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The Advantages of the UK as a Location for a Holding Company

The UK is still an attractive location to site an international holding company

14 Dec 2021

By David Gibbs

Having now fully exited from the European Union, the UK continues to be an attractive location to site an international holding company since not only does it offer a relatively stable legal, political and economic system it also has an attractive tax regime in its own right and extensive tax treaty network with the rest of the world.

This tax treaty network extends right across each individual European country and in most cases provides for favourable and straightforward reciprocal tax arrangements. Most importantly there is certainty and experience of trading internationally although businesses to structure and plan for the future.

The location of a holding company is an important consideration in any international structure where there is a desire to operate in a secure, well regulated environment which also benefits from minimal taxes on income flows.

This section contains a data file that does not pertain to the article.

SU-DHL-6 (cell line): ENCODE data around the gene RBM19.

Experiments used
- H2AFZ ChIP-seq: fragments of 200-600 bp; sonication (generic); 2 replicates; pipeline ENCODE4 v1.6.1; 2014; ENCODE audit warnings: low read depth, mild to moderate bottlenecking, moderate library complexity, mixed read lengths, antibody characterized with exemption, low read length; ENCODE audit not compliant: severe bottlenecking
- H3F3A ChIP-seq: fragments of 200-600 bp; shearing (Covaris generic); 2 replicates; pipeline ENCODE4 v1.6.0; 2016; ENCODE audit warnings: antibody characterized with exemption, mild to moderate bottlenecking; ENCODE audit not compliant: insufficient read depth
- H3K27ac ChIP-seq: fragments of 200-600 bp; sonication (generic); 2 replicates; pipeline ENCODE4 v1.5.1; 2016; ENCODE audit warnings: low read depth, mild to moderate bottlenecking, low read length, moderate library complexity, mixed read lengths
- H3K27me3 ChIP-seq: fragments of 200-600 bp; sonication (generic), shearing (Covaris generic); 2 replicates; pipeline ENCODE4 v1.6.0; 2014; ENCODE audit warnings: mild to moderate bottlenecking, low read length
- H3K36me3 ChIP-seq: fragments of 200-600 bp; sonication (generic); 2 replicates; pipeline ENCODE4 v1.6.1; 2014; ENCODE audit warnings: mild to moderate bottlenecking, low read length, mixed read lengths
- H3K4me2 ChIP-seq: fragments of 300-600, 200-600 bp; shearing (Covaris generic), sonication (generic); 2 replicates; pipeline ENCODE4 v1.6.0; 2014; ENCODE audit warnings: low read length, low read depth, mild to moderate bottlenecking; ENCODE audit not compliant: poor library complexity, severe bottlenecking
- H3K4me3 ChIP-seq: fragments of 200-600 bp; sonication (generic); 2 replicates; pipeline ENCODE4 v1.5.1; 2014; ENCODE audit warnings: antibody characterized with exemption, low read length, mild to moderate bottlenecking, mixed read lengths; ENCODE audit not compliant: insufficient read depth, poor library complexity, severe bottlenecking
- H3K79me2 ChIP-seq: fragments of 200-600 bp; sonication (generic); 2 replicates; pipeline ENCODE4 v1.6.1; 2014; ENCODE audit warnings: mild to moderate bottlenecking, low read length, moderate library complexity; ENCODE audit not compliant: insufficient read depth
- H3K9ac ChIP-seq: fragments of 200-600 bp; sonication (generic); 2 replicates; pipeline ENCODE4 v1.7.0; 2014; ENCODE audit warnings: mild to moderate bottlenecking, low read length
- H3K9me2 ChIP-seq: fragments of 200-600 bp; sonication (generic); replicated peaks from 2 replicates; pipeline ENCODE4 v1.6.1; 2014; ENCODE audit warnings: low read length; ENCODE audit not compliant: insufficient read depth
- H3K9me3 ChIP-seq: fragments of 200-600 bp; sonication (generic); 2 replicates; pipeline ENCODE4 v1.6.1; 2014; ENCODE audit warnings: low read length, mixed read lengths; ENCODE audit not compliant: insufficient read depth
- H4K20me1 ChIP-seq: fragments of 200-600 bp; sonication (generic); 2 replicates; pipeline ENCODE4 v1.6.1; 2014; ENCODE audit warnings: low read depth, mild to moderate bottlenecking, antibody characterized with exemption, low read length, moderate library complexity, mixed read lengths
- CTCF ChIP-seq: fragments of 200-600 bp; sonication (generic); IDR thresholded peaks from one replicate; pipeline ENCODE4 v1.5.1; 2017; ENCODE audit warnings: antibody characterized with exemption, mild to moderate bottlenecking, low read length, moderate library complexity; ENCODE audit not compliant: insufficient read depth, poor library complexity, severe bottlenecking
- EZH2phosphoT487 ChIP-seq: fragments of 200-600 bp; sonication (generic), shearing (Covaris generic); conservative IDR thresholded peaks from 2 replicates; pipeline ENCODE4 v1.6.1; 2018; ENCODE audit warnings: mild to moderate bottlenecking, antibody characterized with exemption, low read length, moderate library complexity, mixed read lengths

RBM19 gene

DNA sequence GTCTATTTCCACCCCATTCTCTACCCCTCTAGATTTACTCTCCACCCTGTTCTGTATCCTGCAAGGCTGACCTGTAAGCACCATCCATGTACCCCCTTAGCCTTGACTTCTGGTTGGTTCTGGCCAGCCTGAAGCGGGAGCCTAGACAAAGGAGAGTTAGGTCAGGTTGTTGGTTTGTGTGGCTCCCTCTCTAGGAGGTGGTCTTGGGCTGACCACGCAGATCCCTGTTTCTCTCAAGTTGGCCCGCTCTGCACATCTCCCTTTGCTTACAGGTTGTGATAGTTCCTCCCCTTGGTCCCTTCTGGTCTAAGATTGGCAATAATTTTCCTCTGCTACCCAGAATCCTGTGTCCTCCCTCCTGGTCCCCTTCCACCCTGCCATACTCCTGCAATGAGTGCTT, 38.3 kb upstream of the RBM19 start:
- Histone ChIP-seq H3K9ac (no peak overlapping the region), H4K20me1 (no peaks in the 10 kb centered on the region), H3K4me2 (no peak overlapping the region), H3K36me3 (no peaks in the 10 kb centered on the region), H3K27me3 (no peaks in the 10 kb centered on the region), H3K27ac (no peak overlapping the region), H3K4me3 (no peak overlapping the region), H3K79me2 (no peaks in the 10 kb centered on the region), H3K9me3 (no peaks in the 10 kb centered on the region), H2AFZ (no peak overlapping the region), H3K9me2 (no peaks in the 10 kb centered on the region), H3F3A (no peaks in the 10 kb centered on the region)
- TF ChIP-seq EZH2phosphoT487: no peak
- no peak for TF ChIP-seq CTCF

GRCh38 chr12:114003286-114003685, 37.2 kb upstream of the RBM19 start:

The UK:

  • At the current rate of 19% has an internationally low rate of corporation tax
  • exempts dividends received from subsidiaries in most countries from corporation tax
  • does not charge capital gains tax on the disposal of trading subsidiaries
  • does not levy withholding tax on distributions from the holding company to its parent company or individual shareholders
  • has no capital gains tax on profits arising from the sale of shares in the holding company by non-resident shareholders, except for UK property rich companies.
  • offers extensive reliefs for early stage businesses
  • offers extensive relief for expenditure on qualifying research and development
  • has the option of a remittance basis of taxation for non-UK domiciled individuals who come to the UK, for example as holding company directors

Some of the highlights in more detail

Tax Treaty Network

The UK has the largest network of double tax treaties in the world. In many situations where a UK company owns more than 10% of the issued share capital of an overseas subsidiary, the local rate of withholding tax on dividends paid up from the subsidiary is reduced to 5%.